A number of industry commentators have pointed to the European Commission’s (EC) Scientific Committee on Consumer Safety (SCCS)’s recent Opinion on nano zinc oxide (ZnO) as evidence of its safety. However, the SCCS Opinion clearly describes how nano-zinc oxide has been shown to be more toxic and have greater potential for skin penetration than larger particles of zinc oxide.
Despite this, the SCCS concludes that the specific zinc oxide nanoparticles it looked at “can be considered not to pose a risk of adverse effects in humans after dermal application.”
The SCCS notes that this conclusion does not apply to other applications such as sunscreen spray products, which might be inhaled. The Opinion states that “in view of the lung inflammation induced by ZnO particles after inhalation exposure, the use of ZnO in cosmetic products which may result in inhalation is of concern.” The SCCS also notes that “any cosmetic products containing ZnO particles (nano or non-nano) with coatings that can promote dermal penetration will also be of concern.” This is important, since many cosmetic sunscreens contain penetration enhancers.
Friends of the Earth share the SCCS’s conclusion that clear positive toxic responses in much of the data reviewed clearly show the potential for human health risk. We also share the SCCS’s concerns regarding the use of ZnO in cosmetic products, which may result in inhalation.
However, Friends of the Earth does not agree with the SCCS’s conclusion that the forms of nano-zinc oxide outlined in the document are safe for use in sunscreens. This conclusion is based on the assumption that any zinc that penetrates the skin is likely to be ions (and therefore safe) not nanoparticles.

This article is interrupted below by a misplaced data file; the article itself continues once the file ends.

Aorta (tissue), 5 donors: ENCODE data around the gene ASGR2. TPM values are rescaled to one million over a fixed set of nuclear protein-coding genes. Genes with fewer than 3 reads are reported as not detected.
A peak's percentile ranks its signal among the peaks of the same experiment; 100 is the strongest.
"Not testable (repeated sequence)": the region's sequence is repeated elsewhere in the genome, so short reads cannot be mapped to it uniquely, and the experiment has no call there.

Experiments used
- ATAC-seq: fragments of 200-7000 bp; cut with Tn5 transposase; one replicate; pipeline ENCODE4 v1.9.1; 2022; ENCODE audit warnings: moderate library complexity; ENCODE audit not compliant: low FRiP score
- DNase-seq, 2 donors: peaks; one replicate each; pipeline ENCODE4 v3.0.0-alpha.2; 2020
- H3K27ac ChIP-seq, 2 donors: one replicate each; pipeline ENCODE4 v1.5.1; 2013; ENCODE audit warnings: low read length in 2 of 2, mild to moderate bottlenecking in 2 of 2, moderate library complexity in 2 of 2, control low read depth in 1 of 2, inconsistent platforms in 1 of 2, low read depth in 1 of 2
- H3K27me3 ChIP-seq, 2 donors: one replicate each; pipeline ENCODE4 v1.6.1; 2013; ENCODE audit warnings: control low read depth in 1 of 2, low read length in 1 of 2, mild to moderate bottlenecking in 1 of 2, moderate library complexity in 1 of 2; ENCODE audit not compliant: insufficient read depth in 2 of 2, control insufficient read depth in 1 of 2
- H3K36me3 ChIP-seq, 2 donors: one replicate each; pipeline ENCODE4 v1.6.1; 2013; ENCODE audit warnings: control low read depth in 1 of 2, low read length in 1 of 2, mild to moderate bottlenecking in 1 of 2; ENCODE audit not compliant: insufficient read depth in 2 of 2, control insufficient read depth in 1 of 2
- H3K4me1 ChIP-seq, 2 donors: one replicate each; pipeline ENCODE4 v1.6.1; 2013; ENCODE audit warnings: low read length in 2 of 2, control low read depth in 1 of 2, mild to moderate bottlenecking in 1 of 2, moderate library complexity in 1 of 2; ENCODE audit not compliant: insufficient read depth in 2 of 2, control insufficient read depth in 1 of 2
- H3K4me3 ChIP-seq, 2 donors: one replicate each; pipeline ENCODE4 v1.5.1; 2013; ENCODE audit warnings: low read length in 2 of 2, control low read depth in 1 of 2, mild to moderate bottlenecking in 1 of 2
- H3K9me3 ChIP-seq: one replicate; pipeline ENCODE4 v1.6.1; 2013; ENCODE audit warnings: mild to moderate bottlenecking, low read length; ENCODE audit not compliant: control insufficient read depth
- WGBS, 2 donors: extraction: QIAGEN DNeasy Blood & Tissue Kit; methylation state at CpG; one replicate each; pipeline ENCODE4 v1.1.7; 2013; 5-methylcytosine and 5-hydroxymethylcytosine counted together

We believe that there is insufficient evidence to make such an assumption and are concerned about:
1) The SCCS’s reliance on unrealistic ZnO skin penetration research data provided by industry groups with a vested interest in negating such concerns
The majority of the skin penetration studies evaluated by the SCCS are short term, in vitro and don’t consider the role of flexing, skin condition and the widespread use of penetration enhancers in cosmetics.
2) The high degree of uncertainty regarding the extent of skin penetration by nano ZnO
There are still no long-term human in vivo studies looking at the extent of penetration into the basal skin layer. In formulating its opinion we believe the SCCS failed to adequately consider evidence of skin penetration by other nanomaterials. The SCCS also appears to have failed to consider the strong affinity nanoparticles have with proteins and how this might impact the extent of ionisation and skin penetration.
3. The numerous data gaps regarding the toxicity and fate of nano ZnO
The SCCS noted numerous data gaps regarding the toxicity and fate of nano ZnO, including information regarding long term toxicity, solubility, phototoxicity and carcinogenicity.
We believe that, given the clear evidence of toxicity and the data gaps regarding the fate of nano zinc oxide, a precautionary approach is warranted.